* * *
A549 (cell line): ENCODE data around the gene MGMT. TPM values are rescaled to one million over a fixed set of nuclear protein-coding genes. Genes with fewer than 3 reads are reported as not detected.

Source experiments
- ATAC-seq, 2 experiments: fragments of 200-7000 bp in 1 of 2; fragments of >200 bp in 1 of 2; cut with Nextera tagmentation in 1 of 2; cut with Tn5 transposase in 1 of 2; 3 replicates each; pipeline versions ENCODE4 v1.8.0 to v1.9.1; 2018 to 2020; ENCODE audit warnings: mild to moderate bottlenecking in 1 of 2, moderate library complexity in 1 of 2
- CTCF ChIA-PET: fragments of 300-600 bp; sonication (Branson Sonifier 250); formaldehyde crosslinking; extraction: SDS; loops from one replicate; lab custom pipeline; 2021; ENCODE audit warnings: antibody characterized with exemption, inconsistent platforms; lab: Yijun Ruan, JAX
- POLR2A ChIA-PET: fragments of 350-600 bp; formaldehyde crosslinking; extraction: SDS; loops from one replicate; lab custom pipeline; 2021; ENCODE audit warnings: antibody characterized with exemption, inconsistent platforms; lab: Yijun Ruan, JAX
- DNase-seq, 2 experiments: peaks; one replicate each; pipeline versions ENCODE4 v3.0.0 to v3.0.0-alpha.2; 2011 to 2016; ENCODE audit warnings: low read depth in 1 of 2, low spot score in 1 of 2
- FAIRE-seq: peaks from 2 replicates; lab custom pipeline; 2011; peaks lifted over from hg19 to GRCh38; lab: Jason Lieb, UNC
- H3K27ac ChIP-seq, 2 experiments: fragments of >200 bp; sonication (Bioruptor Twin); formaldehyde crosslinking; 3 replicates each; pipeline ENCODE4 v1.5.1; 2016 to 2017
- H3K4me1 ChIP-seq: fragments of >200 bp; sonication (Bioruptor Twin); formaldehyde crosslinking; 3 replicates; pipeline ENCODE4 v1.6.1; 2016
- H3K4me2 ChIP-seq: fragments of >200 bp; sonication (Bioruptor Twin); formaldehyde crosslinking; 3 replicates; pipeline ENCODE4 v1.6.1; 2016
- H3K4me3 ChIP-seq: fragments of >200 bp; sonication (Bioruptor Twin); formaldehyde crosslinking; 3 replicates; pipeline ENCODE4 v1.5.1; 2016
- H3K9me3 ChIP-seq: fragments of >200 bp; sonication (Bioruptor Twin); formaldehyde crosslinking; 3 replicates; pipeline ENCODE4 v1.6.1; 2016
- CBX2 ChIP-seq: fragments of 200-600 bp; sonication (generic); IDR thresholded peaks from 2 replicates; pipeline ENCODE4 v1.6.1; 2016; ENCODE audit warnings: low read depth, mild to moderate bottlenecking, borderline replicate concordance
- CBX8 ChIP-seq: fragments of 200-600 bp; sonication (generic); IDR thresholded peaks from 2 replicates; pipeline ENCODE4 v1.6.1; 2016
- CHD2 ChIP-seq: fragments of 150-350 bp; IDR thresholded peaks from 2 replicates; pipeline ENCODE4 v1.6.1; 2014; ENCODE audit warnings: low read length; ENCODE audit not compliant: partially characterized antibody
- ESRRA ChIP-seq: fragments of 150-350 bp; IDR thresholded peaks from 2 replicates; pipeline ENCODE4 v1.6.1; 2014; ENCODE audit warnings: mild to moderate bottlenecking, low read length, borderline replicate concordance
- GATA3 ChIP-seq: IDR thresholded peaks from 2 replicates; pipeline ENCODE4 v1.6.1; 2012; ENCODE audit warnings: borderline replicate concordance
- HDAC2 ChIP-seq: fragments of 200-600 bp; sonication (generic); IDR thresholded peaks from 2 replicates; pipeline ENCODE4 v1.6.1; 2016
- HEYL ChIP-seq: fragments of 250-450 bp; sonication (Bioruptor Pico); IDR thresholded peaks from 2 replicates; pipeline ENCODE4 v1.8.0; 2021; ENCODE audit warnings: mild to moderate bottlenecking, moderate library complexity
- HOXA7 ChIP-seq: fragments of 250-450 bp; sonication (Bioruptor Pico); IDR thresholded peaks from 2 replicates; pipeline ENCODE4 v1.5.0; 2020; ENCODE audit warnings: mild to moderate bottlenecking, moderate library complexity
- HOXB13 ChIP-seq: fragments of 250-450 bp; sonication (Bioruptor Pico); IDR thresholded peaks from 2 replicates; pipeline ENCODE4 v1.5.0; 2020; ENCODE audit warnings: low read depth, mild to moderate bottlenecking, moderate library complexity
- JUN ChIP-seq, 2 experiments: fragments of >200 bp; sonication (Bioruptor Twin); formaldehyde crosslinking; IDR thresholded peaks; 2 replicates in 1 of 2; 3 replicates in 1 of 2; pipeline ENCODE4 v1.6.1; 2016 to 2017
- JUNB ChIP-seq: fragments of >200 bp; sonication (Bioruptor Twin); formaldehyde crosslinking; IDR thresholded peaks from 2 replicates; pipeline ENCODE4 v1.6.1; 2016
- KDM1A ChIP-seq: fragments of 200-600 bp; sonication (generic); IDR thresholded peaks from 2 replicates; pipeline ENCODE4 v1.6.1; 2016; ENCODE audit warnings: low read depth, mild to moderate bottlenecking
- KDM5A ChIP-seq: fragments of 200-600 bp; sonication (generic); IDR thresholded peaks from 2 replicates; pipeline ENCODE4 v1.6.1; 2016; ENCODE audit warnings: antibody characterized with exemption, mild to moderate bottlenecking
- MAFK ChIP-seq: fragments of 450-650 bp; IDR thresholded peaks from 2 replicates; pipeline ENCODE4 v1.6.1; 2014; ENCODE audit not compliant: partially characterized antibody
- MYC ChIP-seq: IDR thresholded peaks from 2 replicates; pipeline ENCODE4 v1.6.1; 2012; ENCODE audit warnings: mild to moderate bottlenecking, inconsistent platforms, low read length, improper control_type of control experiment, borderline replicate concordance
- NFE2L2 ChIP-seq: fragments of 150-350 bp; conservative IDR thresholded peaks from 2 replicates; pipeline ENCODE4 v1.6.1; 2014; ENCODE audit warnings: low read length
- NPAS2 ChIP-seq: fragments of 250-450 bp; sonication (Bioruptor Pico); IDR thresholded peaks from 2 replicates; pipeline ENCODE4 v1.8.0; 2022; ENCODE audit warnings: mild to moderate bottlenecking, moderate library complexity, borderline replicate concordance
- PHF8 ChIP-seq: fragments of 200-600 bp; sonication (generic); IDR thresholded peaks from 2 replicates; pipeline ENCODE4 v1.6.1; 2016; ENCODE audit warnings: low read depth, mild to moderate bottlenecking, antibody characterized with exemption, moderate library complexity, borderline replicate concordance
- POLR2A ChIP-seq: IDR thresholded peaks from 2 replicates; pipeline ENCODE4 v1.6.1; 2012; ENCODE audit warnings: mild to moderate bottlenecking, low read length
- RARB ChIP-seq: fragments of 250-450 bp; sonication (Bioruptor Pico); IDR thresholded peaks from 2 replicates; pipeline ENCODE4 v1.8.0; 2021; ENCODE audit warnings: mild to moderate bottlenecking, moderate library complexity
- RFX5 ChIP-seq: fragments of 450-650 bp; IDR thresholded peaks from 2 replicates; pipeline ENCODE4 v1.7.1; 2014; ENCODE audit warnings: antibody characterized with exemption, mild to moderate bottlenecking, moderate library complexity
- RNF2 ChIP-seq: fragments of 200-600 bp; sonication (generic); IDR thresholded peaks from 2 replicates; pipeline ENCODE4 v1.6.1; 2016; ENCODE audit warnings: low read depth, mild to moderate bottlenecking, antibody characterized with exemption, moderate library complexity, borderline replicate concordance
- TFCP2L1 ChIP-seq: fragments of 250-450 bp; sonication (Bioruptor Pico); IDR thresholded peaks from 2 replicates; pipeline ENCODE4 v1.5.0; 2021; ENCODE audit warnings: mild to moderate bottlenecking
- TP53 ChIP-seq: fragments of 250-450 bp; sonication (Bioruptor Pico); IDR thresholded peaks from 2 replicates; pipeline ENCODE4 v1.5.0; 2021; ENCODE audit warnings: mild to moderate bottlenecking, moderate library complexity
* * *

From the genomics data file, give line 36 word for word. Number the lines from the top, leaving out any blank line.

- TP53 ChIP-seq: fragments of 250-450 bp; sonication (Bioruptor Pico); IDR thresholded peaks from 2 replicates; pipeline ENCODE4 v1.5.0; 2021; ENCODE audit warnings: mild to moderate bottlenecking, moderate library complexity